Among the two central bank rate decision scheduled for Thursday morning, the Bank of England's announcement was considered to hold the more potential. Ever since Governor Mervyn King sided with the minority to vote for an expansion of their quantitative easing program and his suggestion that a cut to the deposit rate could be economically useful, the market has priced in the possibility that the Monetary Policy Committee (MPC) could take the next expansionary step in its stance. However, the central bank once again deferred such an effort when it announced its benchmark would remain at 0.50 percent and they planned to spend the rest of the 175 billion allotted for their bond purchasing program. Weighing in just after the decision, former MPC member David Blanchflower said in an interview that the bank should both increase its bond purchases and cut the rate at which banks earn on their reserves. His comments bear consideration as we have heard musings from active members that follow the same path and considering the economy has shown signs that its recovery is flagging. With a government spending in the pipeline, there is deadline for officials to do as much as they can to jump start and establish financial stability. We will have to look at the minutes of today's meeting (due Oct. 21st) do see if there was dissention among the voters and further suggest more dramatic measures can be taken at the next meeting (on Nov. 5th) when officials have new forecasts to work with.
Euro Looks like it May End up a Laggard in the Rate Game Given the ECB's Stance
The euro is still being treated as one of the strongest currencies amongst the majors; but is this potency really coming from the outlook for growth and interest rates? Today the European Central Bank (ECB) delivered no surprises in its decision to maintain its benchmark lending rate at 1.00 percent. Comments to follow this pass noted that the current level of the region's target rate was appropriate, and the future would likely hold an uneven recovery and subdued inflation. So, even though loan demand has diminished and the Euro Zone's largest economies have already returned to growth, there seems little desire to rollback stimulus anytime soon. Overnight index swaps from Credit Suisse are pricing in 85.6 bps of hikes over the next 12 months; but this is likely to be come from firming well into next year. If the central bank continues to rest on its laurels, the euro will likely lose bullishness provided by its yield. If that is the case, the currency will increasingly fill a role as the counterpart of the US dollar - for better or worse.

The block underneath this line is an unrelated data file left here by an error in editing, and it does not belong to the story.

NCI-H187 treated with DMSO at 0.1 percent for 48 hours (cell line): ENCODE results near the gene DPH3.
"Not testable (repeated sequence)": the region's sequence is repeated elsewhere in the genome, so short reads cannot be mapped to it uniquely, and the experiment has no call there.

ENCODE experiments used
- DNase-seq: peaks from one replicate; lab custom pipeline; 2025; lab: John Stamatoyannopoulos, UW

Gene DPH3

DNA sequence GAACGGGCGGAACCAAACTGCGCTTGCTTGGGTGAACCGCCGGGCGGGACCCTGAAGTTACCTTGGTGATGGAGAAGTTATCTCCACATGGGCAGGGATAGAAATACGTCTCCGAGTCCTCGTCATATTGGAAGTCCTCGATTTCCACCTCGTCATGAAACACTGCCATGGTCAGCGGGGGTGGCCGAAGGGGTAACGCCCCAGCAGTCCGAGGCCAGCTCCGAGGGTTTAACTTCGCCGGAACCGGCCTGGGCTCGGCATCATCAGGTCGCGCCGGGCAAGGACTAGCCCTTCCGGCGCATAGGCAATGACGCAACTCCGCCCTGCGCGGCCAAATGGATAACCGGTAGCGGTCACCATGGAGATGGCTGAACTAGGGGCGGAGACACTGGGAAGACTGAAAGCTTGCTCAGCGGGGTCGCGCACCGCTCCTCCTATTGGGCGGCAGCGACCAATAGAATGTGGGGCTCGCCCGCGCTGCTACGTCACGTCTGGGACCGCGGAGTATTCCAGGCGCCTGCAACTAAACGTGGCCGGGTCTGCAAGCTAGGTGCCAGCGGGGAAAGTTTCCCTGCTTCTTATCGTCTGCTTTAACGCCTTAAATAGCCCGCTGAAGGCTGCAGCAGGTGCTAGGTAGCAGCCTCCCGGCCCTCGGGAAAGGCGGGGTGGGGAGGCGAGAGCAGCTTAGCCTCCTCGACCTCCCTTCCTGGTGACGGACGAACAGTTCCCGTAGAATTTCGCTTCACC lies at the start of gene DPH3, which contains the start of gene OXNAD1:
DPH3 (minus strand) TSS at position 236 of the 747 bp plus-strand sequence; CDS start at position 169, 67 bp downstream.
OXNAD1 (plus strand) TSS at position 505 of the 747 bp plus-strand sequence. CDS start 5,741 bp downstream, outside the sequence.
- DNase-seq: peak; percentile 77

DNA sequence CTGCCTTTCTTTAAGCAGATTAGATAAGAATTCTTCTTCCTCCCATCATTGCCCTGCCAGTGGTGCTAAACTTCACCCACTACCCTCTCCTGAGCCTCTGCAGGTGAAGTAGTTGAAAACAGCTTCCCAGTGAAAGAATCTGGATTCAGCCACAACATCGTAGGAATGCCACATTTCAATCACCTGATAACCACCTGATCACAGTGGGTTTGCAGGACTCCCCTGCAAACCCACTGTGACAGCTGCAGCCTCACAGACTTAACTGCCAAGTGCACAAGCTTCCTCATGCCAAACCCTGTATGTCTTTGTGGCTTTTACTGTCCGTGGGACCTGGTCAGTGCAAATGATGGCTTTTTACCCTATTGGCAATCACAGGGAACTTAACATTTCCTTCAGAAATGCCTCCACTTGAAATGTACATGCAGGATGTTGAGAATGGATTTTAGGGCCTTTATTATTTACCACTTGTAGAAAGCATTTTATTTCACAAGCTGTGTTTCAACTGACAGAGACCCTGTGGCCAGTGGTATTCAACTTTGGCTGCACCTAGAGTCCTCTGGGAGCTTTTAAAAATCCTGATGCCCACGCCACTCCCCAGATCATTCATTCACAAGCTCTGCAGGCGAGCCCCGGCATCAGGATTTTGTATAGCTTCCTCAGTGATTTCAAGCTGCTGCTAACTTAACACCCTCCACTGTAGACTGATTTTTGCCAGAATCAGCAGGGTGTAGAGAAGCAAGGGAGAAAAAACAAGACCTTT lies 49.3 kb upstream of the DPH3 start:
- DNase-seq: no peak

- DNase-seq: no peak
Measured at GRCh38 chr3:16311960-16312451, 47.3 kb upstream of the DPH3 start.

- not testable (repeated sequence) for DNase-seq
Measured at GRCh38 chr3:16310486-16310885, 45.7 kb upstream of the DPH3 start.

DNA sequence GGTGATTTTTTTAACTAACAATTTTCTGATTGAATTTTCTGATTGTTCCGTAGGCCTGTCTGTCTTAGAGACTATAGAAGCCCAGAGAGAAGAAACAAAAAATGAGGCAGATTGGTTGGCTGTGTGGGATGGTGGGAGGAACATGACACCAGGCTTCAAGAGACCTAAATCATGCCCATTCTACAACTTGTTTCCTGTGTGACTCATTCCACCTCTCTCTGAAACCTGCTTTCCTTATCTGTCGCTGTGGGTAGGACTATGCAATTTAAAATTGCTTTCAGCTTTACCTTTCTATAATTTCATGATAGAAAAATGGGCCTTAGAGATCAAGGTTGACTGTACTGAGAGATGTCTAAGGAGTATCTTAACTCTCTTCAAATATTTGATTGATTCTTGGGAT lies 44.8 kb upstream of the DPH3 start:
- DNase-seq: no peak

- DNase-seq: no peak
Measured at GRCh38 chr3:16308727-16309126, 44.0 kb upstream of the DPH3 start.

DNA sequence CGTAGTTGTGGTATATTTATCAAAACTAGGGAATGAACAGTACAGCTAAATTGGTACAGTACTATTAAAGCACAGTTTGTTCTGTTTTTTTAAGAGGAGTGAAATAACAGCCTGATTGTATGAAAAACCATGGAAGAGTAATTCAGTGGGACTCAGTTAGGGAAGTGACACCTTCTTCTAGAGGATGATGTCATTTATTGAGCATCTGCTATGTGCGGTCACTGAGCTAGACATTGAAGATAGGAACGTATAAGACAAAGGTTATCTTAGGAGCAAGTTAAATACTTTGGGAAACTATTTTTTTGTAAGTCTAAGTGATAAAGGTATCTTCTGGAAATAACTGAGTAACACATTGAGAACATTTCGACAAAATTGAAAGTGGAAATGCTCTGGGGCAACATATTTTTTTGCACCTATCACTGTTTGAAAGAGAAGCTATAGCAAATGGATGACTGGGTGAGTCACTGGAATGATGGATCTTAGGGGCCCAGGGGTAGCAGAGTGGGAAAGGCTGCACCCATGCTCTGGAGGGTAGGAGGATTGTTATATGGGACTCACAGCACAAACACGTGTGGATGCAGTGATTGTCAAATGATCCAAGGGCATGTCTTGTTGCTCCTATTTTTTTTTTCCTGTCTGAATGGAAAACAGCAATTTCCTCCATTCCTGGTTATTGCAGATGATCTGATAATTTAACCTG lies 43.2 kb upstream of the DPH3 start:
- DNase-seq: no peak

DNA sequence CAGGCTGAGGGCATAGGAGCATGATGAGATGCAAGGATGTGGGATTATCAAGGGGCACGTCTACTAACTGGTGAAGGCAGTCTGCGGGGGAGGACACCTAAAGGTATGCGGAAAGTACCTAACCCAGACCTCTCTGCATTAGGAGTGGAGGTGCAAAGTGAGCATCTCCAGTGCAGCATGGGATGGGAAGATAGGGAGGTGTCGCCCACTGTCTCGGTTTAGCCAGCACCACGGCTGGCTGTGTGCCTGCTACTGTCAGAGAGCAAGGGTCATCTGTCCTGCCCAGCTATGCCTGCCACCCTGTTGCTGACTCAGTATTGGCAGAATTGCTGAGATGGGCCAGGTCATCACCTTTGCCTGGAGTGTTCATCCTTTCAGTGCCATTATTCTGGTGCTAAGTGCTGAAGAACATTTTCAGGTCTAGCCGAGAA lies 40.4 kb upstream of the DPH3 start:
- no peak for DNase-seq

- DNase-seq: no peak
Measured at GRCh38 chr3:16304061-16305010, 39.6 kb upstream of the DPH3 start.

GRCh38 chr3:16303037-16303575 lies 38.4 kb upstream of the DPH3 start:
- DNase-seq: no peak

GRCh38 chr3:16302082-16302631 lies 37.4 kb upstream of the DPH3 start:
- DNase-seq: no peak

Australian Dollar Sees another Dramatic Stretch to New Highs on Employment
All the fundamental lights seem to be turning green for the Australian dollar at the same time. Following the ‘surprise' rate hike from the RBA Tuesday morning, the economy reported unexpected job growth through September. According to the Australian Bureau of Statistics, 40,600 net jobs were added last month and the unemployment rate ticked down from its than six-year high to 5.7 percent. After this positive round of data, the modest doubt for a follow up rate hike that had developed over the past few days was completely banished. The market is now pricing in a 99 percent probability of a 25bps hike on November 2nd. However, the Aussie currency has covered a lot of ground and quickly these past few weeks considering it has already been deemed the strongest performer among the majors. It is now running the risk of overextending itself.
Canadian Dollar has a Busy Day Ahead of it with Employment, Trade and Business Activity Data
The Canadian dollar will get the chance to top the list for fundamental event risk Friday. A heavy round of releases will be paced by the September employment data. A modest increase in net jobs is expected but the unemployment rate is also expected to tick higher to a fresh 11-year high of 8.8 percent. In the same breach, the 3Q sales from the BoC is expected to step back from its sudden surge last quarter; and the senior loan officer survey for the same time and from the same group is likely to produce equally limited results. Today, BoC member Paul Jenkins tried to say Canada is very different than Australia despite the currencies correlation; but will the market head this bit of wisdom?
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Written by: John Kicklighter, Currency Strategist for DailyFX.com